If data taken from social media posts can be used to help curb the spread of HIV, will those most severely affected by the virus benefit?
Sean Young, assistant professor at the University of California, said in a recent article that ’big data’ taken from social media posts could be used to curb the spread of diseases such as HIV - a disease which affects roughly 35 million people worldwide.
Young, who is currently working to develop a sophisticated structure capable of handling and effectively categorising health-related social media activity, said privacy would not be breached as people have already begun to accept certain invasive uses of their social media information.
But there is a wider issue which Young’s article does not consider.
Stopping the spread of HIV through well-collected and effectively analysed data streams is certainly a positive step, but many of those with HIV may not have access to social media, or even the internet.
Of the estimated 35 million people worldwide that have HIV, almost 25 million of those live in sub-Saharan Africa.
Though useful to HIV sufferers in the US, what use is Young’s study to a region that has an inadequately developed online infrastructure, limited social media connectivity and is severely affected by HIV?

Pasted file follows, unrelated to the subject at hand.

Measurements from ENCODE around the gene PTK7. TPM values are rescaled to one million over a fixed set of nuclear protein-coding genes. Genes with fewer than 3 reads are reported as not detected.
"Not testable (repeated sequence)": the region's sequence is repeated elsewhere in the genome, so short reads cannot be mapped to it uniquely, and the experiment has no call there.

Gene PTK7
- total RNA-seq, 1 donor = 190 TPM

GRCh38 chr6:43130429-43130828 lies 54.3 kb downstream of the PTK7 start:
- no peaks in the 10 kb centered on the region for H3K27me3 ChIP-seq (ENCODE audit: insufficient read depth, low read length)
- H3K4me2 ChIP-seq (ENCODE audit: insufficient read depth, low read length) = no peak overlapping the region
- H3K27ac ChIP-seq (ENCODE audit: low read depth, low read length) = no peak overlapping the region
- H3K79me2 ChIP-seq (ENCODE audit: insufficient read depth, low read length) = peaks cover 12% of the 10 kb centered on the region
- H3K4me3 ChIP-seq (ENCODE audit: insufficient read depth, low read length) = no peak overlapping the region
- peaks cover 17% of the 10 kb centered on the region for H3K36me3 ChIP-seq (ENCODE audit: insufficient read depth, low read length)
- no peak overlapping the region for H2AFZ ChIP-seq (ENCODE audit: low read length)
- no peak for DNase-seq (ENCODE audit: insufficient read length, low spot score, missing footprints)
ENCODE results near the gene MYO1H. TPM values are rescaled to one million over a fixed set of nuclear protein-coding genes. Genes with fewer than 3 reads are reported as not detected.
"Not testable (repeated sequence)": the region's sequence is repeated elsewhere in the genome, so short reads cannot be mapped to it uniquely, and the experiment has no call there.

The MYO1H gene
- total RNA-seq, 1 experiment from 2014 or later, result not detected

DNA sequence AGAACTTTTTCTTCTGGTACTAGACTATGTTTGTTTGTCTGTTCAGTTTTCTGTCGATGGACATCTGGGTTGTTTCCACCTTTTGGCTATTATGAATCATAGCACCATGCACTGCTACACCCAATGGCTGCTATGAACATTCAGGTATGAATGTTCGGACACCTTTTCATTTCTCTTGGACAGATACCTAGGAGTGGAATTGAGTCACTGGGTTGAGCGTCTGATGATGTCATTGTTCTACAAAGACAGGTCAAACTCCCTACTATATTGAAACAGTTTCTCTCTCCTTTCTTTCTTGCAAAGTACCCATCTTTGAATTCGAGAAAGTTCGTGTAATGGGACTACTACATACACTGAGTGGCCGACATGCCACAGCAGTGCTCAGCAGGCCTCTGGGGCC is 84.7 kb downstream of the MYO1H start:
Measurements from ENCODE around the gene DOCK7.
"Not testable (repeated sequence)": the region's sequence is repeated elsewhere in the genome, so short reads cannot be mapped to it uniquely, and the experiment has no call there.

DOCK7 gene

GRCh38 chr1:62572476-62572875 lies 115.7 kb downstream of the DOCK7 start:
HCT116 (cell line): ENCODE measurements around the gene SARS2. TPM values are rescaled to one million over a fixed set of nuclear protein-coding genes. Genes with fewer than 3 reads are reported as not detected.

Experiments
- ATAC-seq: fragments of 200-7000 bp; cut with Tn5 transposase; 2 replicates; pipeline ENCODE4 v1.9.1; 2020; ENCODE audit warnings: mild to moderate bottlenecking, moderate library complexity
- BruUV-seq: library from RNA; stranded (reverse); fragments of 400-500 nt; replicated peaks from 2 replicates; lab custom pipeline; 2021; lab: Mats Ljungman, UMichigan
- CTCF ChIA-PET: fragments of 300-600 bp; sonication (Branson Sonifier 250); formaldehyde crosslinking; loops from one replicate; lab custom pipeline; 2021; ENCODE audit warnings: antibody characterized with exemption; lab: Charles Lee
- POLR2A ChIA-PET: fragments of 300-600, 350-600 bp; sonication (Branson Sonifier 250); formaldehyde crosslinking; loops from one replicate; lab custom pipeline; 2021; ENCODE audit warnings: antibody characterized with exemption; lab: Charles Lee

The honest answer, “not very”.
So what is the solution?
Perhaps the obvious answer is to heavilly invest in sub-Saharan Africa’s broadband capabilities so that more people can share HIV-related information and learn far more about disease prevention and the variety of treatment options.
Indeed, Africa’s Twitter usage (see PDF below) is currently “exploding”, as a report in the International Business Times pointed out in April of this year. Unfortunately, however, this uptake of social media is taken from the 20 most populated cities in Africa and barely scratches the surface of the African continent.
Therefore, and as I suspect would be far more beneficial, efforts could be dramatically refocused to rapidly develop life-saving treatments that effectively treat HIV, or better still, therapies that eradicate the virus altogether.
Similar, in many ways, to international responses to the current Ebola epidemic which has claimed thousands of lives in west Africa.